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Tuesday, November 25, 2008


Durbin is one of those guys that you need to breakthrough and have a career year in order to win the World Series. Frankly, if Durbin can even give them league average ERA (4.00-4.50)/stay healthy this year I would be happy.

That is the amazing thing about Eaton. He actually pitched tolerably well until the wheels just fell off in July. Kind of unusual you see that happen to a veteran like Eaton but at this point he is a lost cause.

Only thing is I am wondering if is the Phils even give Eaton a shot to win a job on the pitching staff in spring training. One of the more subtler stories going into spring training.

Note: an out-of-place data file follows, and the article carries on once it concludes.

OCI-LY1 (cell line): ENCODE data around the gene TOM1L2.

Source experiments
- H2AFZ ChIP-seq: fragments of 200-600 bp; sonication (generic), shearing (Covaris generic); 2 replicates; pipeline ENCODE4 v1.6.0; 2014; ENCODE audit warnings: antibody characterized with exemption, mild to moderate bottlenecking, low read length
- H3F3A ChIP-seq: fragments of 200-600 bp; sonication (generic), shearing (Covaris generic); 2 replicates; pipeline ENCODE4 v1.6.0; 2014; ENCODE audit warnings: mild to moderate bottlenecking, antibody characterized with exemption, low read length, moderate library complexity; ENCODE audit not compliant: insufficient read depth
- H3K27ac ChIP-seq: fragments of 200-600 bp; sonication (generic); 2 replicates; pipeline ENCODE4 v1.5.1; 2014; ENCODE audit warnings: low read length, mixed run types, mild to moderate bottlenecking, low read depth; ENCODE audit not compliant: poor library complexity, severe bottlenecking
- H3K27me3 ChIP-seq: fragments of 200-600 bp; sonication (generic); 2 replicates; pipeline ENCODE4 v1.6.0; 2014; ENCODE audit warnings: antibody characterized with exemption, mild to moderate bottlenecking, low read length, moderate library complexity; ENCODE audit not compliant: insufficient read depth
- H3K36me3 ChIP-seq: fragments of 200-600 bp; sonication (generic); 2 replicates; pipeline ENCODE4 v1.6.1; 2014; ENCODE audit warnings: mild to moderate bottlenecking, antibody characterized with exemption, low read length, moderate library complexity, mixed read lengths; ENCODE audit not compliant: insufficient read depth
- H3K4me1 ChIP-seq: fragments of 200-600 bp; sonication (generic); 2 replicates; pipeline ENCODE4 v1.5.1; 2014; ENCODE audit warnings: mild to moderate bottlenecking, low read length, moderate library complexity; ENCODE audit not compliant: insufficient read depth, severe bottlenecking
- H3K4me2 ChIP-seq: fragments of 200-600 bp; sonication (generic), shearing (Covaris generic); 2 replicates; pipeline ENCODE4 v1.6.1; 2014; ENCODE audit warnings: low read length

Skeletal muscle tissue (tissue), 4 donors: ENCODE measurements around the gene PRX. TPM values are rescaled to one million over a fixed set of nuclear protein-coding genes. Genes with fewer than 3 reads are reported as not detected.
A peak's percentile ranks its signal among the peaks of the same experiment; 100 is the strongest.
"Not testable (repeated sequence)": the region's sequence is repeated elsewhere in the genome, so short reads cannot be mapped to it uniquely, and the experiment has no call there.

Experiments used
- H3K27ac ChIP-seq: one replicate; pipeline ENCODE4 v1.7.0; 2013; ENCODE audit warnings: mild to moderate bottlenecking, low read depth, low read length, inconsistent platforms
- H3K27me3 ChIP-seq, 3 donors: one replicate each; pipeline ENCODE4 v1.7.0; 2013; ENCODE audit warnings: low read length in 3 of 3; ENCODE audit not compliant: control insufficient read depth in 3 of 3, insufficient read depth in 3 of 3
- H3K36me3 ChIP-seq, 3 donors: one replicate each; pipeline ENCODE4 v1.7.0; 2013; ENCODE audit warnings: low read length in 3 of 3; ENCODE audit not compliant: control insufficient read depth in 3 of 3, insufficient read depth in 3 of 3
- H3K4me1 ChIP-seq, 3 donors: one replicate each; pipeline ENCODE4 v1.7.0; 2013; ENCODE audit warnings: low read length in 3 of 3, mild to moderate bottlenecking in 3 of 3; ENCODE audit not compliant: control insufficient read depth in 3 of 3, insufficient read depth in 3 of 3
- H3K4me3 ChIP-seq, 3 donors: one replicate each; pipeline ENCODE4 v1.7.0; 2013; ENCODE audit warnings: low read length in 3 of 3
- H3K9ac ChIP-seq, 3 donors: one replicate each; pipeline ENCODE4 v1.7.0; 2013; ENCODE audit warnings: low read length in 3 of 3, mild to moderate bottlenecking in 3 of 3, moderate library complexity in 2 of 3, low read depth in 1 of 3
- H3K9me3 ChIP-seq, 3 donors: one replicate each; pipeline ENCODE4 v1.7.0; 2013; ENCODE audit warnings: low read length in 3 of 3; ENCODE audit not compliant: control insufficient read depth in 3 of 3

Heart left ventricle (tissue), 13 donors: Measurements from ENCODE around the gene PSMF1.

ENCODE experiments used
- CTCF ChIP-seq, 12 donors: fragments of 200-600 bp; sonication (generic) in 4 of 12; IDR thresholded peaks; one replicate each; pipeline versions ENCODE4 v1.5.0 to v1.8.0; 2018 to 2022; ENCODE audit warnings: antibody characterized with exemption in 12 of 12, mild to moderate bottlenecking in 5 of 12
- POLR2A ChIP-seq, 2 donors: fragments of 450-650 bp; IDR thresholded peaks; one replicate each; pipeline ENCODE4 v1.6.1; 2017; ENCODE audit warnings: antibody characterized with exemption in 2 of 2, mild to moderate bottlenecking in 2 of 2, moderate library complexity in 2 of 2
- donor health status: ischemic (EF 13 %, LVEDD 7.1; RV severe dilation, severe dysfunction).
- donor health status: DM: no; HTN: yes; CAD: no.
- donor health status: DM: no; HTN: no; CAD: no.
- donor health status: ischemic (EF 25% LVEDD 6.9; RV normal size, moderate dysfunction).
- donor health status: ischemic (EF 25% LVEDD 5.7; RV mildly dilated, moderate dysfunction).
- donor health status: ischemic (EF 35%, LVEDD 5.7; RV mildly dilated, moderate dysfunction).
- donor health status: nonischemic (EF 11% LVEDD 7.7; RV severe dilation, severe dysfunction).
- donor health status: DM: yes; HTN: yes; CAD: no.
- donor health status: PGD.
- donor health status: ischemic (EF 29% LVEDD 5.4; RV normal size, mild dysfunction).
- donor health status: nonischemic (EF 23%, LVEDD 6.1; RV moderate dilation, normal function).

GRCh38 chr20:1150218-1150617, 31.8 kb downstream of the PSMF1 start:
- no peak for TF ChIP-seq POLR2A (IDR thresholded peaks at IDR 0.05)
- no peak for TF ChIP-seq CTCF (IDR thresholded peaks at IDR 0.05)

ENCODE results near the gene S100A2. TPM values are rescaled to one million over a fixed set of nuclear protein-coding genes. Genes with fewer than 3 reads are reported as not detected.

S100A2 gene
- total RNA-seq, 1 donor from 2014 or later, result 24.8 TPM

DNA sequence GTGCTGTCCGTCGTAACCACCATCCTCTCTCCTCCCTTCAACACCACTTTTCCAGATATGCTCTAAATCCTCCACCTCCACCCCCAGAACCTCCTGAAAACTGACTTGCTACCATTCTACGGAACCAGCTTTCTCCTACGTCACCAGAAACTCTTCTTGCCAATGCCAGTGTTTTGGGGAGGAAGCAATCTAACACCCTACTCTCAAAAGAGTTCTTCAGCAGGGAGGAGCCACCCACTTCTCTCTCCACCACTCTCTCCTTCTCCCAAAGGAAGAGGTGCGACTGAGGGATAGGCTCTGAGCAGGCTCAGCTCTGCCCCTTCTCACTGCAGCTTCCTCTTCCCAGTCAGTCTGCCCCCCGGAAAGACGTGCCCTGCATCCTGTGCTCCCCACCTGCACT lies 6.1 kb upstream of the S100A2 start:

Durbin may not be in the postseason highlight videos, but he did chip in during some of those October wins.

A scoreless inning in game 2 of the NLCS (Phils up 3 at the time)...

And got an out in both WS games 3 and 4 when Charlie was playing middle inning matchups.

Nothing earth shattering, but just about everyone on the roster had a moment or two in that postseason.

What's taking Moyer so long?
Jamie Moyer wants to return, and the Phillies want him back, so what's taking so long? At this point, it appears the two sides can't coordinate schedules. One person familiar with the team's thinking believes it's a matter of time for an announcement, and the 46-year-old may sign a multiyear deal. -- Ken Mandel

I remember that about early season Eaton and Kendrick, and that's why I'm completely comfortable heading into '09 with Kendrick, Eaton, Happ, Carrasco, and Carpenter battling it out for the 5th spot in the rotation. (With preferred winner being Happ).